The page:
Outten & Golden LLP is proud to announce that the American Bar Association Commission on Women in the Profession bestowed its Margaret Brent Women Lawyers of Achievement Award on our esteemed partner Wendi S. Lazar. 

The Brent Award is considered one of the most prestigious awards the ABA confers. Past Brent Award honorees include the late U.S. Supreme Court Justice Ruth Bader Ginsburg and U.S. Secretary of State Hillary Clinton.  

Use Of Statistical Evidence In Complex Wage Litigation

Adam T. Klein and Tarik F. Ajami. Statistical evidence has taken its place as a core class of evidence in complex employment cases. Yet despite the centrality of statistics in the field, there is precious little caselaw addressing the use of expert statistical evidence in complex wage-and-hour litigation. However, as a growing number of practitioners have recognized, class and collective wage-and-hour litigation is as well-suited or better-suited for the use of statistical experts as are Title VII and other employment actions.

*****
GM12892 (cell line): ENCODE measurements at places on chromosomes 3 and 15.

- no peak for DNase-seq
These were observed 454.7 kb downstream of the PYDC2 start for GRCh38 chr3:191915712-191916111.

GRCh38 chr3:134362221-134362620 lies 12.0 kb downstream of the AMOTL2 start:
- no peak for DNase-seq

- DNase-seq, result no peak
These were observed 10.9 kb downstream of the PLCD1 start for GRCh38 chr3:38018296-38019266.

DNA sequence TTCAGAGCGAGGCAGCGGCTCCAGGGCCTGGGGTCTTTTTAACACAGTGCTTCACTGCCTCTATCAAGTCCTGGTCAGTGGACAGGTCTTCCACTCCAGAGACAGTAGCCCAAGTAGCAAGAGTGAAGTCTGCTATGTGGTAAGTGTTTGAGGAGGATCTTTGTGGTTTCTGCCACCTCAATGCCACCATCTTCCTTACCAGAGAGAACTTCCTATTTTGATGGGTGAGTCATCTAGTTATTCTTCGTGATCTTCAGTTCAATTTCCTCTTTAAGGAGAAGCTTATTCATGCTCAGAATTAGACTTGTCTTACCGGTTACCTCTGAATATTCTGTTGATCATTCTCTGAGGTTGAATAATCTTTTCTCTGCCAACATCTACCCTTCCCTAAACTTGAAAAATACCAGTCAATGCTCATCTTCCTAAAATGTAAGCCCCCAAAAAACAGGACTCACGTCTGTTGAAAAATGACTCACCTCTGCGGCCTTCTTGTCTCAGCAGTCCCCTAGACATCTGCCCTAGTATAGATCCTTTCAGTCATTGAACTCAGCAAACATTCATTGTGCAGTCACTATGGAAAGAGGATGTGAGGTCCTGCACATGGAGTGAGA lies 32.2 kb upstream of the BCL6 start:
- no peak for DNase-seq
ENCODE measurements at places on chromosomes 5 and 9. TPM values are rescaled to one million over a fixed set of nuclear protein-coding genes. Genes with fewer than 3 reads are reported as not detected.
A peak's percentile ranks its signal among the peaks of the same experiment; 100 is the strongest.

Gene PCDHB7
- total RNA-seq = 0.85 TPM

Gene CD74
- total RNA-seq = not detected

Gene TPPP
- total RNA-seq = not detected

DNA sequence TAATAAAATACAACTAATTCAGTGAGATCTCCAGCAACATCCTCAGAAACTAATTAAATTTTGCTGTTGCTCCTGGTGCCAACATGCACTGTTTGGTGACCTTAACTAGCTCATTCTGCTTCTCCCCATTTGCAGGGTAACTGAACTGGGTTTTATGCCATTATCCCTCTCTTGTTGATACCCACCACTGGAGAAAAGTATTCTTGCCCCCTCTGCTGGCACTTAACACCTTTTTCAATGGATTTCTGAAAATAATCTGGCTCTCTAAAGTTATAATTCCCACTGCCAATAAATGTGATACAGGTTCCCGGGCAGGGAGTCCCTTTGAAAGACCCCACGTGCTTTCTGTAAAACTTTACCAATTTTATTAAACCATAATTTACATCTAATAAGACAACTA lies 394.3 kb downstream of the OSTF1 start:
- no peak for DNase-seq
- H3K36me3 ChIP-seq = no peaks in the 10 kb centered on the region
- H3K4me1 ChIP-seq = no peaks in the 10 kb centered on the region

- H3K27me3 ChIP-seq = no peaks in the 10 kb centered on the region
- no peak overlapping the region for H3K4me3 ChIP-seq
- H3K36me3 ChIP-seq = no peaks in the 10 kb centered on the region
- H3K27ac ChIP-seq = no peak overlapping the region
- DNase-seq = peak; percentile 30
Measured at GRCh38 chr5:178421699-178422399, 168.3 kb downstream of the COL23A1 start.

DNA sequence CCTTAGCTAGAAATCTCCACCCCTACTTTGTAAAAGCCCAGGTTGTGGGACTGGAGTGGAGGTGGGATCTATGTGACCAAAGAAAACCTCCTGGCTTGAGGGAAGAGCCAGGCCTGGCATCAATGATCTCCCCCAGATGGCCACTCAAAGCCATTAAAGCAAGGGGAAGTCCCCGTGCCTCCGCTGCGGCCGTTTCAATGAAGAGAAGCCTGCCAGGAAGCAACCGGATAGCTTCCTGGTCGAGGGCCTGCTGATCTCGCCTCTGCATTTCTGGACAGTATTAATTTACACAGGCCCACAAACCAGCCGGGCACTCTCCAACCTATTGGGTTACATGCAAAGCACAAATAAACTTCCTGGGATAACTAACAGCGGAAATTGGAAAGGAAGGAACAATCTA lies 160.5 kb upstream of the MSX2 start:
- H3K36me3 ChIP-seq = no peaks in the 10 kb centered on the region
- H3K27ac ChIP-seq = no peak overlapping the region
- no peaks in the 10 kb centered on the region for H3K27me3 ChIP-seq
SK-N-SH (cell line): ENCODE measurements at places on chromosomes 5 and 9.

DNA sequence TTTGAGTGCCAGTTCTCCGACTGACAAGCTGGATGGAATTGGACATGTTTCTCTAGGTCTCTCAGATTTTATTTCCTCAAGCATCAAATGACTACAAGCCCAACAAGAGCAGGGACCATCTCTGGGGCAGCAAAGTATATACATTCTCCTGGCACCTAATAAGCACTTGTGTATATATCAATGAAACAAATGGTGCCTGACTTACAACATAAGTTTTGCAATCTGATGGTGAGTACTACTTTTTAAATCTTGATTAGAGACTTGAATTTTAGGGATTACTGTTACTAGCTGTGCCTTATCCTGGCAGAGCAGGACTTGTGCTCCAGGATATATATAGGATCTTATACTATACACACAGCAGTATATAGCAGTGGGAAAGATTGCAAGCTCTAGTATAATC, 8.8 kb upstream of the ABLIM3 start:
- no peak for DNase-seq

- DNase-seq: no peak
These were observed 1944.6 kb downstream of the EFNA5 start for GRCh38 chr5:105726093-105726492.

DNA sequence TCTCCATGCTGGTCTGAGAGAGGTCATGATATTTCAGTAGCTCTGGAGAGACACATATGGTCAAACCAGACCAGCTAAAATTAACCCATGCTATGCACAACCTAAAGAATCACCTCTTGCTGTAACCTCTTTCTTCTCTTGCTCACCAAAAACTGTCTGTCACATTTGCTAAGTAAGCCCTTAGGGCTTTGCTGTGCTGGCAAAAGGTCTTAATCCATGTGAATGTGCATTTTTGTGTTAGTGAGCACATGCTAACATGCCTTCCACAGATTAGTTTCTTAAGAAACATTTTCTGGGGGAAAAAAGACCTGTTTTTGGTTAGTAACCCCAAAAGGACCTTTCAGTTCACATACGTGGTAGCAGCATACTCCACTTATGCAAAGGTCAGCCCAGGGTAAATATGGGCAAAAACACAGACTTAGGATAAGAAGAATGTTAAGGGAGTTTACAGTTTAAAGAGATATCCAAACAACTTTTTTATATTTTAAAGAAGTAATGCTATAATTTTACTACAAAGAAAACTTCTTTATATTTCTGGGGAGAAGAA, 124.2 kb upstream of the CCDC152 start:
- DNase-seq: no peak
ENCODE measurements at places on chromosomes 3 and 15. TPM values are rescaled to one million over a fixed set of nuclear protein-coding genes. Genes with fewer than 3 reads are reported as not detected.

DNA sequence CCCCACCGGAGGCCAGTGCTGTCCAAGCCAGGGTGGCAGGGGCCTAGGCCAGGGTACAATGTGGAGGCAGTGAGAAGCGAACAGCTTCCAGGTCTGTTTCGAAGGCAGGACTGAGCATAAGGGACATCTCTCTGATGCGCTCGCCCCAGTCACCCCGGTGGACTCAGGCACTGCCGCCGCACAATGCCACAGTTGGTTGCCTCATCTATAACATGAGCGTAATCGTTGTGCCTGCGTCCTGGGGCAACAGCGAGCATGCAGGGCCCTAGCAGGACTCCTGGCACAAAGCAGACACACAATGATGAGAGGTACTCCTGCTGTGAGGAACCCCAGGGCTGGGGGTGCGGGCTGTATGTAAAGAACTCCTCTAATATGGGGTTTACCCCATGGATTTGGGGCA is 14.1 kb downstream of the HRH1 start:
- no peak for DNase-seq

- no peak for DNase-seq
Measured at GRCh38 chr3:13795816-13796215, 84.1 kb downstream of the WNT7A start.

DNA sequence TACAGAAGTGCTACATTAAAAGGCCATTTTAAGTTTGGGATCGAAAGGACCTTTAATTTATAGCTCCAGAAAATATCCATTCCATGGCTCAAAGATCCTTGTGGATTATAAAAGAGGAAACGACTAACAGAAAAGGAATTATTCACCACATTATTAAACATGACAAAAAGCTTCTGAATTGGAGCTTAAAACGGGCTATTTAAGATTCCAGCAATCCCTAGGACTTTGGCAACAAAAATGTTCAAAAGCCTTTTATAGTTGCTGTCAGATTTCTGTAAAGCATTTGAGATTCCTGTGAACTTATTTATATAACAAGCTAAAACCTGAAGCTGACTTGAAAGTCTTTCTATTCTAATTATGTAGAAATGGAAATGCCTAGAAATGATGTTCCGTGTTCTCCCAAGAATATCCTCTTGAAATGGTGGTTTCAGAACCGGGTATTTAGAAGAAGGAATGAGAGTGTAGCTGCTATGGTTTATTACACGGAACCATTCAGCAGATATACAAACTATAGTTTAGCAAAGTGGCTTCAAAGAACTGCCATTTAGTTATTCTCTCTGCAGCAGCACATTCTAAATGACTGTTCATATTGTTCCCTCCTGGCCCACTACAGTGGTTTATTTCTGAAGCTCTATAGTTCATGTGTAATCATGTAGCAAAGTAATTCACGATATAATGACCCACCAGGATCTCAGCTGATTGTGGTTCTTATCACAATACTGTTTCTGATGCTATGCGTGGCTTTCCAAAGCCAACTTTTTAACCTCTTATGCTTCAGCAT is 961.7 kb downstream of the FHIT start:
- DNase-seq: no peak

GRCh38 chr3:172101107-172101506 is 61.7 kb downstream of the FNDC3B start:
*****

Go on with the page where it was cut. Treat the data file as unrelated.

Off-The-Clock Claims From The Employee’s Perspective

Employment law attorney Adam T. Klein, and Sean Farhang. Chapter 8 from Compensation, Work Hours and Benefits: Proceedings of the New York 57th Annual Conference on Labor edited by Hirsch, Samuel Estreicher 05/05/2009

In this paper we discuss legal issues relevant to off-the-clock wage and hour claims. By “off-the-clock” claims we refer to claims alleging that the defendant failed to pay an employee for work time which was compensable under relevant wage and hour law. Our primary focus is application of the Fair Labor Standards Act (“FLSA”) to off-the-clock claims.